Entering the season, expectations for junior third baseman Drew Lugbauer were high, and deservingly so. After a sophomore season in which he hit .294 and slugged .483 with seven home runs and 47 runs batted-in, the preseason Big Ten Player to Watch had established himself as a left-handed power source in the heart of Michigan’s lineup.
Through the 15 games of the season, however, that version of Lugbauer was nowhere to be found. Leading up to the Wolverines’ first home game, he possessed a .164 batting average and had struck out 21 times in 55 at-bats.
But a return to Ray Fisher Stadium was seemingly all that was needed for Lugbauer to find his form.
Since blowing open Michigan’s home opener against Northern Illinois with a two-out grand slam, the third baseman has been on a tear, hitting .403 with six home runs and 24 RBIs — good for a slugging percentage of .807. He was recognized by the Big Ten as the Conference Player of the Week for his performances last week against Toledo, Central Michigan and Penn State.
But with Lugbauer, it hasn’t just been about the raw statistics. It’s about how he records them.
Power is the defining characteristic of Lugbauer’s game. At 6-foot-3 and 220 pounds, he’s a prototypical middle-of-the-order slugger with the ability to drive the ball out of the park in any direction.
Last week, that was on full display. Even though the contest had been effectively decided in the Wolverines’ favor, Lugbauer provided the defining moment of Wednesday’s game against Central Michigan. In the seventh inning, he hit a deep shot to right field that finally landed on the roof of the neighboring indoor track and field building, a hit that Michigan coach Erik Bakich described as an “absolute bomb”.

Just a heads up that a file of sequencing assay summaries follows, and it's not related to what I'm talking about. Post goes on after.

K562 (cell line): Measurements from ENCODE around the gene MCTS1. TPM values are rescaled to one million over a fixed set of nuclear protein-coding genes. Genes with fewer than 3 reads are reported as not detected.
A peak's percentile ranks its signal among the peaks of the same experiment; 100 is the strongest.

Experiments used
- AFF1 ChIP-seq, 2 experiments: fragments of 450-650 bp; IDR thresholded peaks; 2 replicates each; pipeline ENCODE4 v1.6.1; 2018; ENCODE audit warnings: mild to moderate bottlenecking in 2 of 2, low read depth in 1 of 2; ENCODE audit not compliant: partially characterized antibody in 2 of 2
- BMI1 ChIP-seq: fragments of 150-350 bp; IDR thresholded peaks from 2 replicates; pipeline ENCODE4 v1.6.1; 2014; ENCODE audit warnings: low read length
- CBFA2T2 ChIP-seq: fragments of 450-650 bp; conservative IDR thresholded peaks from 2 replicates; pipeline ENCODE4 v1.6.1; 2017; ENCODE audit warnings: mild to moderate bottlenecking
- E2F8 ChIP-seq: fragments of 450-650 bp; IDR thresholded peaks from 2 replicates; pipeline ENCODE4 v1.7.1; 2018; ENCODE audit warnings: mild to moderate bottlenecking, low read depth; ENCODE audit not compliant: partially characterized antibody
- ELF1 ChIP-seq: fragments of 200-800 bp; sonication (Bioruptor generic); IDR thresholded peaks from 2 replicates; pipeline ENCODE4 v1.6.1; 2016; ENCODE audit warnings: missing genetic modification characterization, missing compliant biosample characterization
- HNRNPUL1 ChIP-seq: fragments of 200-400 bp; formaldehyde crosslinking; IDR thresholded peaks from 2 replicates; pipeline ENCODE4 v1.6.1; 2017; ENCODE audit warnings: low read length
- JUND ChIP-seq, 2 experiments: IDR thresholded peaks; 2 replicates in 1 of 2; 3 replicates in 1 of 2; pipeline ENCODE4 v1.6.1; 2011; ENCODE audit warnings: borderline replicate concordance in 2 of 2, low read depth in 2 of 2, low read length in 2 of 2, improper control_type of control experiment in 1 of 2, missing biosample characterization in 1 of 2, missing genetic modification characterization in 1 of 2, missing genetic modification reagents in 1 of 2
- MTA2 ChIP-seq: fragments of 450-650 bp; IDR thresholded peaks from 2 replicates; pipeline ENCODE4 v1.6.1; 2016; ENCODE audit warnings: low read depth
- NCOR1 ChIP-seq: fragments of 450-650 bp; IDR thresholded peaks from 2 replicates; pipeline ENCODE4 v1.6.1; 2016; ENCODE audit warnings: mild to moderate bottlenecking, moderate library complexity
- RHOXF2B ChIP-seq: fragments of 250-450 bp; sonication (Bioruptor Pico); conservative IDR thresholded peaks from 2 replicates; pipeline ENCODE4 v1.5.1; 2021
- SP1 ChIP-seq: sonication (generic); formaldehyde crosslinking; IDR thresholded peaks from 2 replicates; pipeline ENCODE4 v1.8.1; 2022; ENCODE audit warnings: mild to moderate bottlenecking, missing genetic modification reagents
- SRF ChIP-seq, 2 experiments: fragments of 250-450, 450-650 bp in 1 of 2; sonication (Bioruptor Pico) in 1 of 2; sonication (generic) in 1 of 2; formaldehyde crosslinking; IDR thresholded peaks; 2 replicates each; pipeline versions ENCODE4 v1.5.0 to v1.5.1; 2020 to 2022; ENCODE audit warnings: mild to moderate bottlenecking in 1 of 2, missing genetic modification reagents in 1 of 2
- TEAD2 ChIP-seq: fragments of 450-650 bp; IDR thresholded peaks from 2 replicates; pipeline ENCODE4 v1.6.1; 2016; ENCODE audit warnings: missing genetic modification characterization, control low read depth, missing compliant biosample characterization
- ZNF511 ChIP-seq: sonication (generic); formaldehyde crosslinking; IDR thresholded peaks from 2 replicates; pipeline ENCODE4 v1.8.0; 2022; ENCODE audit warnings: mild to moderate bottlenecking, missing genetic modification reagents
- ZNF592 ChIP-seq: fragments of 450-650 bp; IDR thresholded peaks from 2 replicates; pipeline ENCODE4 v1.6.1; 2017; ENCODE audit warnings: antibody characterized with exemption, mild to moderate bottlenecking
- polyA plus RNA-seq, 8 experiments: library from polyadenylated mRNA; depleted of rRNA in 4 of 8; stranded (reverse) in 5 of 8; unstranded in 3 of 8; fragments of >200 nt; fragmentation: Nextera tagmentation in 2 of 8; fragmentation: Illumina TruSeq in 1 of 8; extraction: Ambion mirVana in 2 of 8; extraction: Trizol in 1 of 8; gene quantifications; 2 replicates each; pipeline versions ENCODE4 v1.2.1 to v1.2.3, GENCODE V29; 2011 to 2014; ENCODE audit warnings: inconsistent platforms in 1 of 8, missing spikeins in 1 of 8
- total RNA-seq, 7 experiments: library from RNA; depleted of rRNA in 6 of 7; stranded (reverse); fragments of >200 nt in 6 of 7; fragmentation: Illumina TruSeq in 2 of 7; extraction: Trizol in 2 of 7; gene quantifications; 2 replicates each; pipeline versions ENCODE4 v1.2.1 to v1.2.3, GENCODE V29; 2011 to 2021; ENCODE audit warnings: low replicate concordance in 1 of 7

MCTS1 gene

“Farthest ball I’ve ever seen hit, for us or against us, in the five years I’ve been here,” Bakich said.
That’s not the only extraordinary feat Lugbauer has proven himself capable of. Against Penn State on Saturday, he swatted two opposite-field home runs, including a first-inning blast that landed in the outfield of the adjoining Alumni Field and a fifth-inning drive down the line that cleared the 25-foot-high left-field wall.
“I don’t care who you are, that’s really hard to do as a hitter,” Bakich said. “To not only hit the ball the other way but hit it with such authority you clear the fence.
“He’s showing line to line power, and he’s really elevating himself as one of the best power hitters in the conference. He’s a kid who works extremely hard and has created this for himself.”
But even when Lugbauer struggled to find his rhythm at the plate, he was able to make his moments count. Despite his subpar batting average and slugging for the first month of the season, he still was tied for second on the team in RBIs with 10 — a testament to Lugbauer’s work ethic and his ability to remain focused.
“Even when the hits weren’t falling for him, he prepared the same way and invested just as much time,” Bakich said. “He’s not going to do anything different.”
Certainly, Lugbauer draws the most attention for the barrage of home runs he launches into the stratosphere. But in the same fashion as his training, there’s nothing different about his approach at the plate, whether the end result is a line-drive single up the middle or a towering blast to right field.
“I just try to put a good swing on it,” he said. “My swing is kind of more geared towards (power), so I just try to find a good pitch to hit and get super selective in doing that.”
But with the way Lugbauer has been batting lately, there’s a good chance he won’t be seeing nearly as many good pitches to hit in the future.